20 Tips for a Good Dance Programme
At the Teachers’ Conference at the 2017 AGM Weekend, Mervyn Short presented his views on what makes a good dance programme. In your branch or group, who makes up the programmes? Is it an individual or a committee; are teachers involved? Do you involve the band or just present them with the finished article? How many dances do you have on a typical programme? Whatever your views, it is easy to criticise a programme — until you have made one yourself!
Today it is usual to have a recap and/or a walk-through at dances and balls. Programmes are now shorter than they used to be. 18 seems to be the average number of dances.
- If your programme is for a Ball, it should consist mostly of well-known dances
- It is usual to start with a jig, especially if there is live music, as they are easier to play than reels
- The first dance should be very well known and be a 3-couple dance in a four-couple set — to be able to accommodate a fifth couple. The dance should only include skip change and very little pas de basque. Slip step is an energetic step and should also be avoided in the first dance.
- Include a mix of easy and more difficult dances and include the source of the dance.
- The programme should include as many well-known formations as possible. It is helpful to use a formation check list or The Manual. This will ensure that formations are not used twice, except for very popular formations, e.g. half figure of eight and hands across. Reels of three will appear several times but there should be a variety of types: with corners, mirror, parallel or unusual, e.g. as in Red House. Make sure you don’t neglect some of the older formations such as the poussette and set and turn corners in reel and jig time. Some programmes are made up of dancers’ favourites with no consideration to the formations the dances contain. This can lead to a very unbalanced programme.
- Aim for variety in your programmes. Make sure you include a square set or a medley such as Johnnie Walker. A round-the-room dance could also be included but not as the first dance as it could be too energetic.
- 8×32 bar strathspeys are disappearing from some areas. It is not uncommon to find programmes that only include one 8×32 bar strathspey.
- 3-, 4- and 5-couple dances require a specific number of dancers. If there aren’t enough dancers to make up a set, it means that up to possibly nine dancers will have to sit out. This is anti-social.There should be no more than two of these dances in each half.
- 2-couple dances are traditionally danced in four-couple sets. It’s best not to begin with a 2-couple dance, nor have two close or even next to each other.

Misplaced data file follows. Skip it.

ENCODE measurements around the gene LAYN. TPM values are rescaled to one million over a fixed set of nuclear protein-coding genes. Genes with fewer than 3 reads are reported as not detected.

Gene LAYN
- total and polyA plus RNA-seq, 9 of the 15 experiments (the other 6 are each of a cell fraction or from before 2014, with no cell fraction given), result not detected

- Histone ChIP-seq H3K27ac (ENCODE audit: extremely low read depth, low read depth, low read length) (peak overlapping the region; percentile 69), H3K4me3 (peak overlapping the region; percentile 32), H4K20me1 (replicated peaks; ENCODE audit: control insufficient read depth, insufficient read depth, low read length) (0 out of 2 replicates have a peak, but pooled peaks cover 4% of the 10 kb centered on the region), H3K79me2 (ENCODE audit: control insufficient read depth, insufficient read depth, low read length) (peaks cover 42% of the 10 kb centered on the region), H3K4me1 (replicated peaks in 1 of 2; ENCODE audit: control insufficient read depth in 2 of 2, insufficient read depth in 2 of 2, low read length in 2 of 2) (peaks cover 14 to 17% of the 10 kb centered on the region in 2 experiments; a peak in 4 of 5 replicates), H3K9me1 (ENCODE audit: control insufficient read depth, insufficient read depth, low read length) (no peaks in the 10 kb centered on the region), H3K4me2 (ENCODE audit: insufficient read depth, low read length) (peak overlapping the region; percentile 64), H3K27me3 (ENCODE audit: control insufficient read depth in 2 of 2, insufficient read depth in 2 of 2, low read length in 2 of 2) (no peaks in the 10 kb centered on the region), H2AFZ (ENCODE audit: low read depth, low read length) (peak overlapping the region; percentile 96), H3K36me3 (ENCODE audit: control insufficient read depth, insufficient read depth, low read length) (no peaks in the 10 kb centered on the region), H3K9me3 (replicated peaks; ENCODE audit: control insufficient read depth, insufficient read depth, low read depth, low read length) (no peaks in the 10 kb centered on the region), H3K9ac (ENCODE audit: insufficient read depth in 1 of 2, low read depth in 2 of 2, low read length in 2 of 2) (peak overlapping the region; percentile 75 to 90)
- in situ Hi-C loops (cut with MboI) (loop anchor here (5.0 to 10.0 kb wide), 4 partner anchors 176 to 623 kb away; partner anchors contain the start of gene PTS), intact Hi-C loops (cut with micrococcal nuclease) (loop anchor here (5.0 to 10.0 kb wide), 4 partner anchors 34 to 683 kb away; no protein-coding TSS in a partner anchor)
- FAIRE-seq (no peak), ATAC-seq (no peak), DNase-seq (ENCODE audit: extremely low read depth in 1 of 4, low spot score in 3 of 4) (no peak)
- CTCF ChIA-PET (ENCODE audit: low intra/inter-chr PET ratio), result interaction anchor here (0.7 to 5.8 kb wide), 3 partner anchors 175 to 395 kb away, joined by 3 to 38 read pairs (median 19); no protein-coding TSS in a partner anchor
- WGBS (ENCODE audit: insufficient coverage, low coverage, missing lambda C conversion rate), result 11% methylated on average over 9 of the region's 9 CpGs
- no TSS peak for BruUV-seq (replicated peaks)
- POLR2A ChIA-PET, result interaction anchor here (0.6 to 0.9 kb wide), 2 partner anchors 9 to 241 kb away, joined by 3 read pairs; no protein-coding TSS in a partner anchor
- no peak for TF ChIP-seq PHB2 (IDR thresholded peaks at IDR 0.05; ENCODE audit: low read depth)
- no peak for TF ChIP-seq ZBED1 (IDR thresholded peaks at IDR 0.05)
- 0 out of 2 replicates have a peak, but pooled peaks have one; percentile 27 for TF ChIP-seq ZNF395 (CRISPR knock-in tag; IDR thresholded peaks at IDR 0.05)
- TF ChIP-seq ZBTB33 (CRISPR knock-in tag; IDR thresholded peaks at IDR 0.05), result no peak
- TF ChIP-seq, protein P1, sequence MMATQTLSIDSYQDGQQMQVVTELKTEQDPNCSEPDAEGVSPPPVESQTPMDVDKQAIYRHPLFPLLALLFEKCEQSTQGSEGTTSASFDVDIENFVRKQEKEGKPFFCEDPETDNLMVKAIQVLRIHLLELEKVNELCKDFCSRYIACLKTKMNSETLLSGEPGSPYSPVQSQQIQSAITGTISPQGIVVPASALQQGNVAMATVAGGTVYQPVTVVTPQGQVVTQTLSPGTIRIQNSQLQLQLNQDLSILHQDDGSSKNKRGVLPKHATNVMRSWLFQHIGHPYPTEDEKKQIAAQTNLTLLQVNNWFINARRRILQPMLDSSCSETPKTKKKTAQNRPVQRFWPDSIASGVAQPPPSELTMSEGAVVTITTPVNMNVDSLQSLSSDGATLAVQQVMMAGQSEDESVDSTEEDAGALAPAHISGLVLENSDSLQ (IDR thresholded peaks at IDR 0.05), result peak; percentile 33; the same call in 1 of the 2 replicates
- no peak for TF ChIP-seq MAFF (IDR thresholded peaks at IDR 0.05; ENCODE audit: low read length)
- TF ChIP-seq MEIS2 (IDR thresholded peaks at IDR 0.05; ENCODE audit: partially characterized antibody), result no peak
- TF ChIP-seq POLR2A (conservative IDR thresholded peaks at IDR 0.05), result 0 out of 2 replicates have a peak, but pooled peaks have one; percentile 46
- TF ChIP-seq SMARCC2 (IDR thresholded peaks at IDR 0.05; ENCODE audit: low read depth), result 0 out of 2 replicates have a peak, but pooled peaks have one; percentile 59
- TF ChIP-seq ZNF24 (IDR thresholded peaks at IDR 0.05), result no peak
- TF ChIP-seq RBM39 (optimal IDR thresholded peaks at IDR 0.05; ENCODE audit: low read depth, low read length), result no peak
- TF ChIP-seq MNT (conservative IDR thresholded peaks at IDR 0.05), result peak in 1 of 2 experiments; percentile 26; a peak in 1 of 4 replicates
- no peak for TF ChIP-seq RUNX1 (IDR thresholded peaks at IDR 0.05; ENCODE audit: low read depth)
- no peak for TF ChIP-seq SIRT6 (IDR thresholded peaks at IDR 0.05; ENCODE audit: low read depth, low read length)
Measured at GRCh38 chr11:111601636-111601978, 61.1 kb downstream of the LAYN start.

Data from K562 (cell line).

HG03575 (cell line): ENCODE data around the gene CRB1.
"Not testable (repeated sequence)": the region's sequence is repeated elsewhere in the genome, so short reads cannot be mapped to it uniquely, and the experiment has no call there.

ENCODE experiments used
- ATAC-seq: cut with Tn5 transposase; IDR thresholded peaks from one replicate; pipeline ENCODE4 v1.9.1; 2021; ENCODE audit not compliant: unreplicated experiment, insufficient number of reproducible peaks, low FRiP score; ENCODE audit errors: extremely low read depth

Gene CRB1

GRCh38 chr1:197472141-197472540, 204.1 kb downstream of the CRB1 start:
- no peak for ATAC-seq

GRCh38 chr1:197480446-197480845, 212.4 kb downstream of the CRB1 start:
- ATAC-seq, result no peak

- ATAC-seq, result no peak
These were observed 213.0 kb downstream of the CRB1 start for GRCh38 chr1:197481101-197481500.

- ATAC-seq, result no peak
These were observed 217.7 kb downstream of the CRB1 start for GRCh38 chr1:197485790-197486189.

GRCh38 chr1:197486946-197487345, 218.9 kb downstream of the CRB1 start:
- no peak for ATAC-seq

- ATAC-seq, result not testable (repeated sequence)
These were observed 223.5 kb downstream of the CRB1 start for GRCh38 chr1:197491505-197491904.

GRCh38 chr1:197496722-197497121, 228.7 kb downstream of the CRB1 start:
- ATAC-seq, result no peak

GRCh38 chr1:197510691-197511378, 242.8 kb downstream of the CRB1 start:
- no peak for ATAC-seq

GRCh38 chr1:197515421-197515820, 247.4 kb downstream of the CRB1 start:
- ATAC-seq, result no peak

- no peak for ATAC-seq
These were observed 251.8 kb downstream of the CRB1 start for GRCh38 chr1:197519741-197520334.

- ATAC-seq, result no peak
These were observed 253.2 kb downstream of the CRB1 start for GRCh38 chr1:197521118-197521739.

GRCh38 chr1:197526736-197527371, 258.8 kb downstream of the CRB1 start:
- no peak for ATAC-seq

- We all like to increase our repertoire of dances and if a ‘new’ dance has become popular in a club, it often appears on a programme. Try not to include more than two ‘new’ dances on a programme; make sure that there are lots of old favourites. Dancers come to dance, not to spend half the evening walking!
- Include dances from a wide selection of RSCDS books; remember the earlier books.
- Include non-Society old favourites, e.g. Blue Mess Jacket, Dundee Whaler, lan Powrie’s Farewell to Auchterader, Lord MacLay’s Reel, Mairi’s Wedding and The Baldovan Reel.
- John Drewry, Roy Goldring and Derek Haynes are probably the most prolific devisers of recent years. We all enjoy doing their dances but be careful that your programme doesn’t consist of too many. There are other fine devisers.
- If using dances longer than 32 bars, be careful not to have a 40-bar dance next to a 48-bar dance.
- If you can, aim for a range of different tune types. Make sure you have not neglected traditional strathspeys. In certain areas strathspeys using slow airs are taking over.
- After preparing a draft programme show it to the band for their comments.
- If the programme is changed after being reviewed by others, check carefully the mix of formations introduced by the new dances with those already on the original programme.
- Never choose 2 dances that use the same original tune, e.g.None so Pretty and Mrs Stuart Linnell; Wee Cooper of Fife and The Cooper’s Wife; Highland Fair and Muirland Willie.
- Finish the dance with a well-known ‘3-couple dance in a 4-couple set’ so that a fifth couple can join in if required. A lot of people like to finish with a dance with six hands round and back as the last formation. Never finish with a dance which requires a specific number of dancers.
First published in Scottish Country Dancer April 2018. Thanks to the RSCDS for permission to use it on our website.